Saturday, May 22, 2010

Carrying All of Us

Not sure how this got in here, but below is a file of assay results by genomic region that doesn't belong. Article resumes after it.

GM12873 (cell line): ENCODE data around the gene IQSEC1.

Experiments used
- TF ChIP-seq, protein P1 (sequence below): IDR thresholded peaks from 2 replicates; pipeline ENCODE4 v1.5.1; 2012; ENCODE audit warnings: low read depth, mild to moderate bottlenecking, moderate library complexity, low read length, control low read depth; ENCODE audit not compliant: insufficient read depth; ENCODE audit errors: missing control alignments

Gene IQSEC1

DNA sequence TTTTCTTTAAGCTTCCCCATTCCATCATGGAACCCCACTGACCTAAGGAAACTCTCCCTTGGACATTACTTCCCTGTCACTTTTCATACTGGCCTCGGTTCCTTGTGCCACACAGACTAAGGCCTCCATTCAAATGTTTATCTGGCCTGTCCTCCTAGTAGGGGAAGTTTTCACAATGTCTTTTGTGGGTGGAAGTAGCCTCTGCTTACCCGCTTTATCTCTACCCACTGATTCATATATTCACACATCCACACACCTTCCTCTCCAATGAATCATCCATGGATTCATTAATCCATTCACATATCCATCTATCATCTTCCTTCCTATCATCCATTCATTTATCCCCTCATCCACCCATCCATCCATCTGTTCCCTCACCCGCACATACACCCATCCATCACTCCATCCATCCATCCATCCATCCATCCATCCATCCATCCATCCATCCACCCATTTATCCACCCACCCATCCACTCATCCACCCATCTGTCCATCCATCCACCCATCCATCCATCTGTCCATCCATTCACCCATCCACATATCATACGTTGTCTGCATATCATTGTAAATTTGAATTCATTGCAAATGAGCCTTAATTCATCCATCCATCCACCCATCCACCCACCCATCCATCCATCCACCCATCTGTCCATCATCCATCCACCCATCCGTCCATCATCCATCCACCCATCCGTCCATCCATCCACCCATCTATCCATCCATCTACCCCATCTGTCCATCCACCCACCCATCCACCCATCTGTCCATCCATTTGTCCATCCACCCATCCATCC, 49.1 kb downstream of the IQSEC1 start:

Over the years (centuries, I guess), much has been written about the importance of experiencing the “flow” of life, and lately, as May has generously blossomed around my school’s campus, I’ve been feeling some of that flow in my teaching. I guess I’m seeing more clearly that teaching English, or any subject, is a lot like floating down a stream that’s as widespread as the sea – not just an English class stream, but a stream sent from the universe. All school subjects, all things to be learned, all events, all thoughts, all thrills and sorrows are in this stream that my students and I are flowing with. In this stream there’s no separate course called English -- not even, strange as it sounds, any separate students and teachers. It’s all one, this stream, and it contains all the creations and gifts of the universe, and we are among them, my spirited teenage students and their somewhat shriveled but still fervent teacher. This is the flow I’ve been feeling each day lately – the endless coursing of the universe right through my classroom. Sure, it’s convenient to say that I’m a separate teacher, that my subject is separate from all others, and that my students are detached and distinct individuals, but the truth is stranger and more marvelous. Every word we say in my classroom rolls out, in due course, to the ends of the world, and every sentence that students in far off places speak somehow draws close to us on Barnes Road in Connecticut. When it comes to learning, all boundaries are illusions. We teachers work with thoughts in class, and thoughts easily stream through and over any make-believe boundary lines. These days the graceful flow of May’s breezes has made it easy for me to forget struggling and striving to be a super-teacher, and instead, to just ease back and be part of the insistent stream of learning that’s carrying all of us who knows where.

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